Reed, however, wasn’t up to the challenge. Reed sounds stoned out of his mind, or just off his meds, as he rambles through each of “Lulu’s” dismal excuses for songs. And the lyrics, wowee-zowee, you gotta hear them to believe them.

“Follow me around, pathetic little dog,” Reed croaks in “Little Dog.” “Smell your sh*t in the wind.”

On “Frustration,” Reed reaches a level of epic atrociousness, with lines like, “spermless like a girl,” “you and your prickless lover” and “I want so much to hurt you, I want you as my wife.”

“I’m a woman who likes men,” Reed spits on “Mistress Dread.” “I wish you would tie me up and beat me … I wish there was a strap of blood you could kiss away… I beg you to degrade me,” and it just goes on and on, with every new utterance more ridiculous, hideous and embarrassing than the last.

Frankly, Metallica vocalist James Hetfield doesn’t help this mess. Het is unintentionally hilarious when he starts yelling “small town girl!” on “Brandburg Gate”  and “I am the table!” on “The View.” Later in the album, Het sings, “why do I cheat on me?” And you’ll think, “jeeze, James, I don’t know why — but stop it, so I don’t have to hear about it anymore, why donchya?”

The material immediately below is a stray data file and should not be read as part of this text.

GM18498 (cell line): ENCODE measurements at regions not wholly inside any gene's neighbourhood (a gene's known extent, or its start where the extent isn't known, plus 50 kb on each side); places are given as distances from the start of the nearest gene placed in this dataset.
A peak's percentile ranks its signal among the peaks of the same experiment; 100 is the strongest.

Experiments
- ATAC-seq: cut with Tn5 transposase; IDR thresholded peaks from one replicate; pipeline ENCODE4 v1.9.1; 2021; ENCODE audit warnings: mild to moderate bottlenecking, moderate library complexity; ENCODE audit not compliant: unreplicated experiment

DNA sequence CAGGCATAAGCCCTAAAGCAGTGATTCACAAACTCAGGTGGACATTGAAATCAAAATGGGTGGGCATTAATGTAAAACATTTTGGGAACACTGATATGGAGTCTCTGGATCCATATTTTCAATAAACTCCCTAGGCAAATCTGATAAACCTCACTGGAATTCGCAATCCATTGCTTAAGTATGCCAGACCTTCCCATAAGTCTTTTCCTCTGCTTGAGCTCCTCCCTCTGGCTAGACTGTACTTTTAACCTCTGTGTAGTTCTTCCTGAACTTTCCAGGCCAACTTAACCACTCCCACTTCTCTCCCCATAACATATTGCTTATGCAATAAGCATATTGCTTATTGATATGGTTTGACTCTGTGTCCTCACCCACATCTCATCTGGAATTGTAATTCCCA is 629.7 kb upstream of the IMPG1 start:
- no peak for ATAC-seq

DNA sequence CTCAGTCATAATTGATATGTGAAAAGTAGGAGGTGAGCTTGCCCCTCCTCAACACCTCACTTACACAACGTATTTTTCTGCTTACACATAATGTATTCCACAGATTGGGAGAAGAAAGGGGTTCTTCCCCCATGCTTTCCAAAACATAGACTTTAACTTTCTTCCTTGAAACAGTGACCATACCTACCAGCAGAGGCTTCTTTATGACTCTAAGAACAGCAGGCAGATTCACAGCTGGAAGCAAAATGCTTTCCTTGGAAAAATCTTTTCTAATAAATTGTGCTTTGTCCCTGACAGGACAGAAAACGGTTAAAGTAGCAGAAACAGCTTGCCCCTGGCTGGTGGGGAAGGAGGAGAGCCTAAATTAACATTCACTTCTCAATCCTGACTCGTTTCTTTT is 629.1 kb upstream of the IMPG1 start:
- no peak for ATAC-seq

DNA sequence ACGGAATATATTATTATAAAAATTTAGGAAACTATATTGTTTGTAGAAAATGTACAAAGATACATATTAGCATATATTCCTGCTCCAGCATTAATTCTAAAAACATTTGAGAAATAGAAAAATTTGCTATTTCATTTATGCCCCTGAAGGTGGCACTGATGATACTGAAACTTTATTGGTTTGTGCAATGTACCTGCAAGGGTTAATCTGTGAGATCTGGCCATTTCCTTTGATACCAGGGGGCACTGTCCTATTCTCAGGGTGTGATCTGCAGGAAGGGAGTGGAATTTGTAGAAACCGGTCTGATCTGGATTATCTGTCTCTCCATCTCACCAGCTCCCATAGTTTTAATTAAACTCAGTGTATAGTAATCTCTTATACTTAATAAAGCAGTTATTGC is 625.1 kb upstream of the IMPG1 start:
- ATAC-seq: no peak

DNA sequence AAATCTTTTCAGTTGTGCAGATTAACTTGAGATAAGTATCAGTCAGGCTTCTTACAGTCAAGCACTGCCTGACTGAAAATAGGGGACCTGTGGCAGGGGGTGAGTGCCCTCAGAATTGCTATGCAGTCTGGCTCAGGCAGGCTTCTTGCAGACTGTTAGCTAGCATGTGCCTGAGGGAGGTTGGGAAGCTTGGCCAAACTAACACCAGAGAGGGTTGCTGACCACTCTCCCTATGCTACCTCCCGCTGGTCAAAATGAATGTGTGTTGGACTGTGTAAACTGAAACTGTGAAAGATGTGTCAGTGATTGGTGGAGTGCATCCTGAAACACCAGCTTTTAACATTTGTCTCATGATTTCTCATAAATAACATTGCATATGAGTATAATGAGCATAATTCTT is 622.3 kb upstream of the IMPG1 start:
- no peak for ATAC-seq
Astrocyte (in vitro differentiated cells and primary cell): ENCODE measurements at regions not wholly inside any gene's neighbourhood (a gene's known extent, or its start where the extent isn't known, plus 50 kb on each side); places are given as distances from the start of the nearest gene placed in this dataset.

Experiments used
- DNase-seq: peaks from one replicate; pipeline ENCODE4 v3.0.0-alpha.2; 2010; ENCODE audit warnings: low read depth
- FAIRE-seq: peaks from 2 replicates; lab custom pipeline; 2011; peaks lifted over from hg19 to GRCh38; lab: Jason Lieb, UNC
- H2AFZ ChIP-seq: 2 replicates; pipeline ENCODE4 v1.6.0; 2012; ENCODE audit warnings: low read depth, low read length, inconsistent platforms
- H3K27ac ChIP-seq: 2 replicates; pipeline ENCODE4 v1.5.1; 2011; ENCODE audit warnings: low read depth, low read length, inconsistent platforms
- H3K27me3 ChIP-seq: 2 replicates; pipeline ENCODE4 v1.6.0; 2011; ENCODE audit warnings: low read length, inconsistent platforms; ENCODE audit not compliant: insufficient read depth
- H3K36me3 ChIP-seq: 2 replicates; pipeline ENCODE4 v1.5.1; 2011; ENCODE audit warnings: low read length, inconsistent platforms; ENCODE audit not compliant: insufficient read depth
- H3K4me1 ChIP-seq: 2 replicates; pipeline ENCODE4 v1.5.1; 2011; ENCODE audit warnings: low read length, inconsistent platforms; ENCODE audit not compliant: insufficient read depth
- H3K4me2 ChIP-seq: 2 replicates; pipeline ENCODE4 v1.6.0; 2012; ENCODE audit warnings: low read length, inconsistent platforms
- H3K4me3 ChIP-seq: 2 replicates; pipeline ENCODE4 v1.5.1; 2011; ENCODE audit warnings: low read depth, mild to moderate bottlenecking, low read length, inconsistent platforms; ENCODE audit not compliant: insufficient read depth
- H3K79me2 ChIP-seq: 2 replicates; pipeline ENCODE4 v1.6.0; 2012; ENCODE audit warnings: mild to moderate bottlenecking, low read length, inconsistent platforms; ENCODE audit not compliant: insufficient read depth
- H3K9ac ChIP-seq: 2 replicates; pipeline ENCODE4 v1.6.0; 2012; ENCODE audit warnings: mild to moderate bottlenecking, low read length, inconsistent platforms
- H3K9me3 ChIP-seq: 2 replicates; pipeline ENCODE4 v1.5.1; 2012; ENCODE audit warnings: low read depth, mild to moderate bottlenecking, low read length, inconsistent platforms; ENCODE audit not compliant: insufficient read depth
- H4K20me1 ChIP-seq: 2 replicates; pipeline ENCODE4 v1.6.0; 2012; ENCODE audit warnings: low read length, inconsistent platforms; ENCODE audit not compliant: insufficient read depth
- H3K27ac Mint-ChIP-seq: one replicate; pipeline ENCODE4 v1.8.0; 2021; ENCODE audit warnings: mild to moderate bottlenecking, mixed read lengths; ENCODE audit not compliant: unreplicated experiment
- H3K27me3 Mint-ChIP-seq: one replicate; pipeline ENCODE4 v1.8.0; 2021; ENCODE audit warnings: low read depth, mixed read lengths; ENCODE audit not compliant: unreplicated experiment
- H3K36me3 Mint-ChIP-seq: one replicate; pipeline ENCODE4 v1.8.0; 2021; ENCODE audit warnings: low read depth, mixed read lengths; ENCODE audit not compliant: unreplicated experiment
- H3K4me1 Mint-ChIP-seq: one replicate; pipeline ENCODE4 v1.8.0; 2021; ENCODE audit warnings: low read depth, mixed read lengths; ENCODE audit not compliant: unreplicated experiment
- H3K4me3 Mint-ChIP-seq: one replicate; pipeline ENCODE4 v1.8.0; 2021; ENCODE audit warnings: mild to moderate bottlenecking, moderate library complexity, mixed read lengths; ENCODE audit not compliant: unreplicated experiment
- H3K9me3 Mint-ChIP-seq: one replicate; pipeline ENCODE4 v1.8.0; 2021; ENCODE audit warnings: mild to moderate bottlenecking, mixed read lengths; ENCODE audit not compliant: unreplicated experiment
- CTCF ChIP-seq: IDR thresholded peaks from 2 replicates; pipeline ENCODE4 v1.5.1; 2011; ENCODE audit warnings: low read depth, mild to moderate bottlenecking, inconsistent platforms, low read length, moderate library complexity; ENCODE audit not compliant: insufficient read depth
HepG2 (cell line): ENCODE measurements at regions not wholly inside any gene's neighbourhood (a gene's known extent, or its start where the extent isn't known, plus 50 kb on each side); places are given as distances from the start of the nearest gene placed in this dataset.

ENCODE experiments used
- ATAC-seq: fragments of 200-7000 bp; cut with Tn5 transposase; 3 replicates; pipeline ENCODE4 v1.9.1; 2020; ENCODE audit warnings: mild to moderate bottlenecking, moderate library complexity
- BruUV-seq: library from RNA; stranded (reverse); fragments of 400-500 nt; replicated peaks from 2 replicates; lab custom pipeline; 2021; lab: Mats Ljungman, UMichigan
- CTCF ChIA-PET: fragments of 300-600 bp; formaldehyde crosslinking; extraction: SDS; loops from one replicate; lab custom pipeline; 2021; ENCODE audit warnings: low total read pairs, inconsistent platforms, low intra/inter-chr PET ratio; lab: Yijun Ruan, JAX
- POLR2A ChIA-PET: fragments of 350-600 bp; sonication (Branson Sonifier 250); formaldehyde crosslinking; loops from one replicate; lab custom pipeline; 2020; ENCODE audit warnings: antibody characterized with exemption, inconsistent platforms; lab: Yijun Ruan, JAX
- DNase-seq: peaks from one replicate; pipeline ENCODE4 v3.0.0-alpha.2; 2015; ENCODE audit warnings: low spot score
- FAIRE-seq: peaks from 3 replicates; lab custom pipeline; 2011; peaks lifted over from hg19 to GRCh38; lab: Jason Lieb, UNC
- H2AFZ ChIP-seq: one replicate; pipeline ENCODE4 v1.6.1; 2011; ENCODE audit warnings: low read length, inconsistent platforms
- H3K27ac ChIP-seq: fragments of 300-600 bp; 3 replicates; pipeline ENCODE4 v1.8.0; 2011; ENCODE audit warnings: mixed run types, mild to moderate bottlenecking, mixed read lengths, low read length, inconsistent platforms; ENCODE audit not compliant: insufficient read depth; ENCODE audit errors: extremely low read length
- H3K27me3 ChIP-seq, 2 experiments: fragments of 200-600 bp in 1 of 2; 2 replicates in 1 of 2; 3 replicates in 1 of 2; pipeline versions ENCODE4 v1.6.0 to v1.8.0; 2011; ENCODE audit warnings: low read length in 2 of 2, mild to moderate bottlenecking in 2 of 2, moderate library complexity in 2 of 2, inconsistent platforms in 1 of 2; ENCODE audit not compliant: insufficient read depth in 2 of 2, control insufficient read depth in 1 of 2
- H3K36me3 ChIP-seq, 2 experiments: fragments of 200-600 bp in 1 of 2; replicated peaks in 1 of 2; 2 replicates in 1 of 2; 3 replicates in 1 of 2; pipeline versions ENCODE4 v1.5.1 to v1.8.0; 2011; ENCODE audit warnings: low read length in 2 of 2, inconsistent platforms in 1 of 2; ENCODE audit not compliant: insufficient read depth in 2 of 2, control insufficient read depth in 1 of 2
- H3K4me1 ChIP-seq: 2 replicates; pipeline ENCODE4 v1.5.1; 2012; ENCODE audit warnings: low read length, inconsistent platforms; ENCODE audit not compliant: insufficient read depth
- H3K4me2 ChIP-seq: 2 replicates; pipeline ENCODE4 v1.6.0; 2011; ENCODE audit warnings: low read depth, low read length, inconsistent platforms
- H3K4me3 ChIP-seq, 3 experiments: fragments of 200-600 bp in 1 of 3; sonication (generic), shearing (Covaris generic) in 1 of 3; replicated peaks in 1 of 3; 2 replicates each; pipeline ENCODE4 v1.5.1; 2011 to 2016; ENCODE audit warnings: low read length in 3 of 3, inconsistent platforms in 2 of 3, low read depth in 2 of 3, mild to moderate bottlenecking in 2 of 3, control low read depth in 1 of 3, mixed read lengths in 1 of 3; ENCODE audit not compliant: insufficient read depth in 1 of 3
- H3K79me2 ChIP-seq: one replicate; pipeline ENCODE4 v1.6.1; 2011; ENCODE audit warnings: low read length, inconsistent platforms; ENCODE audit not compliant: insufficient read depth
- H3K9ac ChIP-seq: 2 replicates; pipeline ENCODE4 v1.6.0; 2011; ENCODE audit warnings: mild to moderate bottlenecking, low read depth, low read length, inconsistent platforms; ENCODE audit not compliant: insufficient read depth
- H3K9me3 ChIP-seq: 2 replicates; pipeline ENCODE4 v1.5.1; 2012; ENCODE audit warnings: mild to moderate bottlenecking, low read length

Musically, only two of the tracks, “Iced Honey” and the first half of “Junior Dad” sound like “songs” at all. The rest of the album sounds like a “St. Anger” jam session intermixed with a “free-jazz” session that makes Spinal Tap’s Jazz Odyssey sound inspired.

There’s not enough “metal” here to make metal fans happy — sure, the band thrashes a bit on “Mistress Dread,” but most of the music sounds like jam-band-gone-wrong.

So “Lulu” is a trainwreck of monumental proportions. Everyone involved behind the scenes had to realize how earth-shakingly bad this project was, so the real mystery about “Lulu” is: Why didn’t anyone tell Reed and the band the truth? Wasn’t there a producer or manager or even a freakin’ studio janitor who could’ve said, “sorry, Lars, but this music really sucks”? Perhaps this is what happens when artists get so big that they lose all connection with reality.